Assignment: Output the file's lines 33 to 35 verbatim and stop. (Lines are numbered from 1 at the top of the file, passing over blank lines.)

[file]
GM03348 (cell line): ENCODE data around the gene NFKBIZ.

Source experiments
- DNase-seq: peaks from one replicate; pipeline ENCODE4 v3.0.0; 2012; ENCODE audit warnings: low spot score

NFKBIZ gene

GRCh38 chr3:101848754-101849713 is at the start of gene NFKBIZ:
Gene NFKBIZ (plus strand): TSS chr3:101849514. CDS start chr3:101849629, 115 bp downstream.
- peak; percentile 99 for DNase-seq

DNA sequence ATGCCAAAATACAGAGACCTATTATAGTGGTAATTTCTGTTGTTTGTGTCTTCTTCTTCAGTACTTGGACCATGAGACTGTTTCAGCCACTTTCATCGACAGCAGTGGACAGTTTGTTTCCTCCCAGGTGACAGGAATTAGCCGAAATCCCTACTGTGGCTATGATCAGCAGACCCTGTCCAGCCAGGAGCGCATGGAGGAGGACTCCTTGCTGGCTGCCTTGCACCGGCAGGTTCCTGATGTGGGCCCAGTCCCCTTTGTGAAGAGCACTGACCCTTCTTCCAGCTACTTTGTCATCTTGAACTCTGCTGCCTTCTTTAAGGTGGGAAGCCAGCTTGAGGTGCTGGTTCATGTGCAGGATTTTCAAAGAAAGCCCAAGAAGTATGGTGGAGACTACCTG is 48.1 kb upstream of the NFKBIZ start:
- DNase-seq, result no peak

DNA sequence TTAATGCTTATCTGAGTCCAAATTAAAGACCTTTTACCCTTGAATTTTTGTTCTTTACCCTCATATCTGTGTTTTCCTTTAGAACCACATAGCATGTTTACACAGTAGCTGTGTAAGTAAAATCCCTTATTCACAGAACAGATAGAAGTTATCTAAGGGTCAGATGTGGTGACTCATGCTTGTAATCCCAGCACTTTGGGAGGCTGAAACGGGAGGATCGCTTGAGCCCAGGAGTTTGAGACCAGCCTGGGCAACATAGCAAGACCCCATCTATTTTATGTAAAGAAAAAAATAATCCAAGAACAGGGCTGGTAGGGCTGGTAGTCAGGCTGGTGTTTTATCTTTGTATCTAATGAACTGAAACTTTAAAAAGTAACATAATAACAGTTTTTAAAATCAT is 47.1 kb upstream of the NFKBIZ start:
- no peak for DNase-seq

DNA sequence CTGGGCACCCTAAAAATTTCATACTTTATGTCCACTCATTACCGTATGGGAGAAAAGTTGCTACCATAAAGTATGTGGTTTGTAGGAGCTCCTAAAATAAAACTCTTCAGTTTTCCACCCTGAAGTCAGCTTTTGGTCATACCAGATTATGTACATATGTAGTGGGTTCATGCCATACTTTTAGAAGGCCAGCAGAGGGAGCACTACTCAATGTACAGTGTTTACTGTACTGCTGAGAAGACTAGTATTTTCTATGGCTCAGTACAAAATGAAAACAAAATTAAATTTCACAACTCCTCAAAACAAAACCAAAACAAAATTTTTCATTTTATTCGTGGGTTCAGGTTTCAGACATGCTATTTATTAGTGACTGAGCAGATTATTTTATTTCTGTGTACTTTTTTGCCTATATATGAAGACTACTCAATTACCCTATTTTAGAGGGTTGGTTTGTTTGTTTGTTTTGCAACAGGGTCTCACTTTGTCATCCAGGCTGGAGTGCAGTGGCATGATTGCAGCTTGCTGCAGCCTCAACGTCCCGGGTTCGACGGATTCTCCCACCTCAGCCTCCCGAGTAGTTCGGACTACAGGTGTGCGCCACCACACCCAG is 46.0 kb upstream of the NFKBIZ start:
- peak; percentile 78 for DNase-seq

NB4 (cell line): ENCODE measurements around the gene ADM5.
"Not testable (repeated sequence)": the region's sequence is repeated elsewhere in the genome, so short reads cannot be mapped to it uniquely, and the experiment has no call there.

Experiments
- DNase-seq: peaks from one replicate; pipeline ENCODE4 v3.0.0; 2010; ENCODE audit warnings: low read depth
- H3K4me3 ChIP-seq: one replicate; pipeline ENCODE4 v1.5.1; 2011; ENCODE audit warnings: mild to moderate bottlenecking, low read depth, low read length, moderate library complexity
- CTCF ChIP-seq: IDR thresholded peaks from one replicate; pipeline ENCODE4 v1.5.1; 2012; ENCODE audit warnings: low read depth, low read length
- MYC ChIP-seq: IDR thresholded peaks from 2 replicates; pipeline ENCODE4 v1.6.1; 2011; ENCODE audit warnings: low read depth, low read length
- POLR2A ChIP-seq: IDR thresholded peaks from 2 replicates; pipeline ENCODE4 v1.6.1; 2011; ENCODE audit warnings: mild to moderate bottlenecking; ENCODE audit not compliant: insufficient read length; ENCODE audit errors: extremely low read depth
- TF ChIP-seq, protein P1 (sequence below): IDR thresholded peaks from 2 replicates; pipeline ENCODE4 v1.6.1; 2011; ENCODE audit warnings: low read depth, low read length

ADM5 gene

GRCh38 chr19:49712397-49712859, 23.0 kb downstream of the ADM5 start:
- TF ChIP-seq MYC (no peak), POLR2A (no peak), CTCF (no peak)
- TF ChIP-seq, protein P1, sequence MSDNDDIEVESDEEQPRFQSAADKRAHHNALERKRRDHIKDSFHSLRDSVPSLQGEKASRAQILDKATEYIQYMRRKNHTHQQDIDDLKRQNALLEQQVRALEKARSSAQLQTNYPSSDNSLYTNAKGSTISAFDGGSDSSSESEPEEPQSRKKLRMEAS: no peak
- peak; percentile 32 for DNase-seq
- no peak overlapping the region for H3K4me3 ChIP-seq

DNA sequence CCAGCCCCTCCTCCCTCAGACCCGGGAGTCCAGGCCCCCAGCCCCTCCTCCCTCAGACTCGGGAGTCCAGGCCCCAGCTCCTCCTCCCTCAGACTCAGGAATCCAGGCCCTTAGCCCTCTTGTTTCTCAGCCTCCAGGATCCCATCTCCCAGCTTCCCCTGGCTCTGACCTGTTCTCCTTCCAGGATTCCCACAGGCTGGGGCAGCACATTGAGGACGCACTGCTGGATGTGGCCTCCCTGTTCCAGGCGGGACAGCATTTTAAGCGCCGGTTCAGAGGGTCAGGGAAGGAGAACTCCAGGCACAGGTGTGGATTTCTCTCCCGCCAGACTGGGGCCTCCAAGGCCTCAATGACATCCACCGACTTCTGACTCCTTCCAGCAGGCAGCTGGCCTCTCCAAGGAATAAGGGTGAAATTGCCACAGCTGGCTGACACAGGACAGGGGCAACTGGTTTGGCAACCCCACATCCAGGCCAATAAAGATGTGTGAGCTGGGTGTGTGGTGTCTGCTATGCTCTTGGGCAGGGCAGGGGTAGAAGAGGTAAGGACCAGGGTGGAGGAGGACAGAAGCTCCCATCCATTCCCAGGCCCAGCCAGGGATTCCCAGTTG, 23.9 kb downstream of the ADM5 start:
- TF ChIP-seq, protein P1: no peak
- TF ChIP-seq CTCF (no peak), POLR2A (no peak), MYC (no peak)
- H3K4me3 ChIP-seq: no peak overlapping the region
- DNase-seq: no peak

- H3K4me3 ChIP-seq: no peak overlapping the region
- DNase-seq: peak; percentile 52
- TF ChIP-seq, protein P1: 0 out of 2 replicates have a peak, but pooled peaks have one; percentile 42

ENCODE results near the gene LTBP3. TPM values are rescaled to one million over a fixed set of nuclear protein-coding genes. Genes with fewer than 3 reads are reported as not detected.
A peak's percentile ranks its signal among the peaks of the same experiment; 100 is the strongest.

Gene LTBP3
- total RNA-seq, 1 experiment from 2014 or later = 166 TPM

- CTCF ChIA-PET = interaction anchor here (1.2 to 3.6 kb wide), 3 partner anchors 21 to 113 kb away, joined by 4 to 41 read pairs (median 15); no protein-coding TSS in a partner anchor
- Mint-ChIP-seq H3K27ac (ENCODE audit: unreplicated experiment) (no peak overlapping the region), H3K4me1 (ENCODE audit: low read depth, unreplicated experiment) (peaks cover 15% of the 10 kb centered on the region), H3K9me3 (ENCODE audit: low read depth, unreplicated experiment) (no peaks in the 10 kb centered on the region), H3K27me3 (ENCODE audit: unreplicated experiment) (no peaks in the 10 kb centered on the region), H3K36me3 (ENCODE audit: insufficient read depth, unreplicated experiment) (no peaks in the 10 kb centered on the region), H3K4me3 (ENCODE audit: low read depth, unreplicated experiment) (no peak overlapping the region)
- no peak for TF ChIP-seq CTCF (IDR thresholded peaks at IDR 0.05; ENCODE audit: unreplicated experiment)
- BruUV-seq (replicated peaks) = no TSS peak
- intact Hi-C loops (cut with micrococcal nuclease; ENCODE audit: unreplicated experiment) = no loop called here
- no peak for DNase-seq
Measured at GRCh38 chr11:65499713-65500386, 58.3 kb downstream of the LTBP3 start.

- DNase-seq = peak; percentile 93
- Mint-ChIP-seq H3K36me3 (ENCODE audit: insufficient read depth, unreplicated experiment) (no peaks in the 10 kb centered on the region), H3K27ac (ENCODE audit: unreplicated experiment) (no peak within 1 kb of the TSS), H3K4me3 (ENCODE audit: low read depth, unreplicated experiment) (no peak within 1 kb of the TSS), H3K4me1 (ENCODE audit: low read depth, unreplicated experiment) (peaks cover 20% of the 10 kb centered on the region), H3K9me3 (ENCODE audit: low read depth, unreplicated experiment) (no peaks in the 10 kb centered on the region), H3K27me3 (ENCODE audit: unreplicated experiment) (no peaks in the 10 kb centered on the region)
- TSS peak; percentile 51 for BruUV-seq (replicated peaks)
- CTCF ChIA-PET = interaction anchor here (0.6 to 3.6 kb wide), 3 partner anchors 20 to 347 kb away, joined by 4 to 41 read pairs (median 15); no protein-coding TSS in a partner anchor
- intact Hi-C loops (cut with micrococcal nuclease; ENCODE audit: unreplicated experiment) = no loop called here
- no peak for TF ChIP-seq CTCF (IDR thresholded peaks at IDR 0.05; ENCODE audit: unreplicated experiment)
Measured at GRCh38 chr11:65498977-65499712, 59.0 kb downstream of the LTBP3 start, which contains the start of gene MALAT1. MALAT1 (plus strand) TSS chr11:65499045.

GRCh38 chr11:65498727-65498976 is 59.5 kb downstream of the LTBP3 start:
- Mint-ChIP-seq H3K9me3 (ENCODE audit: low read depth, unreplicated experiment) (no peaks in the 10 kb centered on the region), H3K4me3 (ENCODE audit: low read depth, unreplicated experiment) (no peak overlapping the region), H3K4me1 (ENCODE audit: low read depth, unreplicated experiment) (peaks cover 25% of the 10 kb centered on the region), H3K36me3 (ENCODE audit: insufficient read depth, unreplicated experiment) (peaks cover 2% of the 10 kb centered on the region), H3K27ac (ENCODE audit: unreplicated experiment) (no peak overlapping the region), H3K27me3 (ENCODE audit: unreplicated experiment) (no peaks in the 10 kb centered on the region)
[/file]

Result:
- DNase-seq: no peak

- H3K4me3 ChIP-seq: no peak overlapping the region
- DNase-seq: peak; percentile 52